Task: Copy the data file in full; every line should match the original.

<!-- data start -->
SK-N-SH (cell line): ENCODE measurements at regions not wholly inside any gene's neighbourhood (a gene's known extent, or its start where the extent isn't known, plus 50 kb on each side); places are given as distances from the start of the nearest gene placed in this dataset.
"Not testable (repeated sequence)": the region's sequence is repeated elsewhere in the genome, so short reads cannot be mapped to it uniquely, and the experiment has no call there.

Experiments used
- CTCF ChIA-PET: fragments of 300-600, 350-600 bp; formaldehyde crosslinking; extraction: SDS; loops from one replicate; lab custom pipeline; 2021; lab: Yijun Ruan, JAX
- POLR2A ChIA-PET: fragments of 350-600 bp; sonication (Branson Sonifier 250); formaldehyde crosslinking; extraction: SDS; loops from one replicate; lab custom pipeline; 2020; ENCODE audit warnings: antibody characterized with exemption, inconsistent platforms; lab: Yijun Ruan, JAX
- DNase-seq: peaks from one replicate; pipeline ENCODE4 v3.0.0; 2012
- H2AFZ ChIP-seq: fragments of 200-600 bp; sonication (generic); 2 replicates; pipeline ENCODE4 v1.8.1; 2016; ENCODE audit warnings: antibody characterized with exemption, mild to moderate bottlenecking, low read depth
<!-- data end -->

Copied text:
SK-N-SH (cell line): ENCODE measurements at regions not wholly inside any gene's neighbourhood (a gene's known extent, or its start where the extent isn't known, plus 50 kb on each side); places are given as distances from the start of the nearest gene placed in this dataset.
"Not testable (repeated sequence)": the region's sequence is repeated elsewhere in the genome, so short reads cannot be mapped to it uniquely, and the experiment has no call there.

Experiments used
- CTCF ChIA-PET: fragments of 300-600, 350-600 bp; formaldehyde crosslinking; extraction: SDS; loops from one replicate; lab custom pipeline; 2021; lab: Yijun Ruan, JAX
- POLR2A ChIA-PET: fragments of 350-600 bp; sonication (Branson Sonifier 250); formaldehyde crosslinking; extraction: SDS; loops from one replicate; lab custom pipeline; 2020; ENCODE audit warnings: antibody characterized with exemption, inconsistent platforms; lab: Yijun Ruan, JAX
- DNase-seq: peaks from one replicate; pipeline ENCODE4 v3.0.0; 2012
- H2AFZ ChIP-seq: fragments of 200-600 bp; sonication (generic); 2 replicates; pipeline ENCODE4 v1.8.1; 2016; ENCODE audit warnings: antibody characterized with exemption, mild to moderate bottlenecking, low read depth